MULTIPLICATION
To explain the rules for multiplication of signed
numbers, we recall that multiplication of
whole numbers may be thought of as shortened addition. Two types of
multiplication problems must be examined; the
first type involves number8 with unlike signs, and the second involves numbers
with like signs.
Unlike Signs
Consider the example 3(4), in which the multiplicand
is negative. This means we are to add 4
three times; that is, 3(4) is equal to (4)
+ (4) + (4), which is equal to 12. For example,
if we have three 4dollar debts, we owe 12
dollars in all.
When the multiplier is negative, as in 3(7), we
are to take away 7 three times. Thus, 3(7)
is
equal to (7)  (7)  (7) which is equal to 21. For
example, if 7 shells were expended in one firing,
7 the next, and 7 the next, there would be a
loss of 21 shells in all. Thus, the rule is as
follows: The product of two numbers with unlike
signs is negative.
The law of signs for unlike signs is sometimes stated as follows: Minus times
plus is minus; plus times minus is minus.
Thus a problem such as 3(4) can be reduced
to the following two steps:
1. Multiply the signs and write down the sign
of’ the answer before working with the numbers
themselves.
2. Multiply the numbers as if they were unsigned numbers.
Using the suggested procedure, the sign of the
answer for 3(4) is found to be minus. The product
of 3 and 4 is 12, and the final answer is
12. When there are more than two numbers to
be multiplied, the signs are taken in pairs until
the final sign is determined.
Like Signs
When both factors are positive, as in 4(5), the
sign of the product is positive. We are to add
+5 four times, as follows:
4(5) = 5 + 5 + 5 + 5 = 20
When both factors are negative, as in 4(5), the
sign of the product is positive. We are to take
away 5 four times.
Remember that taking away a negative 5 is the same
as adding a positive 5. For example, suppose
someone owes a man 20 dollars and pays him
back (or diminishes the debt) 5 dollars at a
time. He takes away a debt of 20 dollars by
giving him four positive 5dollar bills, or a total
of 20 positive dollars in all.
The rule developed by the foregoing example is
as follows: The product of two numbers with like
signs is positive.
Knowing that the product of two positive numbers
or two negative numbers is positive, we can
conclude that the product of any even number of negative numbers is positive.
Similarly, the product of any odd number of
negative numbers is negative.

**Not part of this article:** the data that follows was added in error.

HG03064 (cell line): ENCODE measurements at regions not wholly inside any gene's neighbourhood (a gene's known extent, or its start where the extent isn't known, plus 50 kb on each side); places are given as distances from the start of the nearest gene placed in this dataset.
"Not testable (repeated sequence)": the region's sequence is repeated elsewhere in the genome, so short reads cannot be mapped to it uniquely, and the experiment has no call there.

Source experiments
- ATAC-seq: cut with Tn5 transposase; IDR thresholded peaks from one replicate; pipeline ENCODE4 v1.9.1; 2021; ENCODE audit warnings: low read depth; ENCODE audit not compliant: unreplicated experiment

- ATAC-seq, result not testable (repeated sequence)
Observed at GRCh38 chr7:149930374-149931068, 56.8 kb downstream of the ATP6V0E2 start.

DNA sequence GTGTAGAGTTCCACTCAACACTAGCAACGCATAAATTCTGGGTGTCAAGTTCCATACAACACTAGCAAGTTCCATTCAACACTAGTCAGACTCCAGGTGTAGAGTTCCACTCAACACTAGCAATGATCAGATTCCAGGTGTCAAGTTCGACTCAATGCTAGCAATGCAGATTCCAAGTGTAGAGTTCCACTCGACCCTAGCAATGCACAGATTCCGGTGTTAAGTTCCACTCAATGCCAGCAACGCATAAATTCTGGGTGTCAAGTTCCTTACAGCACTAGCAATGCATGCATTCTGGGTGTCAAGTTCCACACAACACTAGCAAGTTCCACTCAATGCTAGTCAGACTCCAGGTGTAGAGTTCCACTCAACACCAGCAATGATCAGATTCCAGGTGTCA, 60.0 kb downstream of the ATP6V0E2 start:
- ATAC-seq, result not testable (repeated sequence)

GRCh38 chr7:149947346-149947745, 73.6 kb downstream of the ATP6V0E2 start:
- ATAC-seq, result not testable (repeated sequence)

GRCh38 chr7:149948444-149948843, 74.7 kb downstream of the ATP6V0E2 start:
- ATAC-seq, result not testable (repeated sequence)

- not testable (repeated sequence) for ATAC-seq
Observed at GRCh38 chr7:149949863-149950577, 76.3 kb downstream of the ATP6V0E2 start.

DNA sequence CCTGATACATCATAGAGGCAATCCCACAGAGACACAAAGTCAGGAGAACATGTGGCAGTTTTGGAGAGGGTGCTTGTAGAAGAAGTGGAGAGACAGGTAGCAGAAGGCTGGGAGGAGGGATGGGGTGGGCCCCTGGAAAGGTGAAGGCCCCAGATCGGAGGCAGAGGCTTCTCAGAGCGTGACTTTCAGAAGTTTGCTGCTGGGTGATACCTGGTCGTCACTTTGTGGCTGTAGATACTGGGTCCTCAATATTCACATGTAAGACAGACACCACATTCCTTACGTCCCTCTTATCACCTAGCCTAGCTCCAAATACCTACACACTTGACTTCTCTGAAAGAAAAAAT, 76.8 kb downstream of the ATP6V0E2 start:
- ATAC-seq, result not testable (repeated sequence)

The laws of signs may be combined as follows: Minus times plus is minus; plus
times minus is minus; minus times minus is
plus; plus times plus is plus. Use of this
combined rule may be illustrated as follows:
4(2)  (5)  (6)  (3) = 720
Taking the signs in pairs, the understood plus on
the 4 times the minus on the 2 produces a minus.
This minus times the minus on the 5 produces
a plus. This plus times the understood plus on the 6 produces a plus. This plus
times the minus on the 3 produces a minus, so
we know that the final answer is negative. The
product of the numbers, disregarding their signs,
is 720; therefore, the final answer is 720.
Practice problems. Multiply as indicated:
1. 5(8) = ?
2. 7(3) (2) = ?
3. 6(1)(4) = ?
4. 2(3)(4)(5)(6) = ?
Answers:
1. 40
2. 42
3. 24
4. 720
DIVISION
Because division is the inverse of multiplication, we can quickly develop the
rules for division of signed numbers by
comparison with the corresponding
multiplication rules, as in the following
examples:
1. Division involving two numbers with unlike signs is related to
multiplication with unlike signs, as follows:
Therefore,
Thus, the rule for division with unlike signs is: The
quotient of two numbers with unlike signs is
negative.
2. Division involving two numbers with like signs
is related to multiplication with like signs, as
follows:
3(4) =
12
Therefore,
Thus the rule for division with like signs is: The
quotient of two numbers with like signs is
positive.
The following examples show the application of
the rules for dividing signed numbers:
Practice problems. Multiply and divide as indicated:
Answers:
1. 3
2. 1
3. 2
4. 9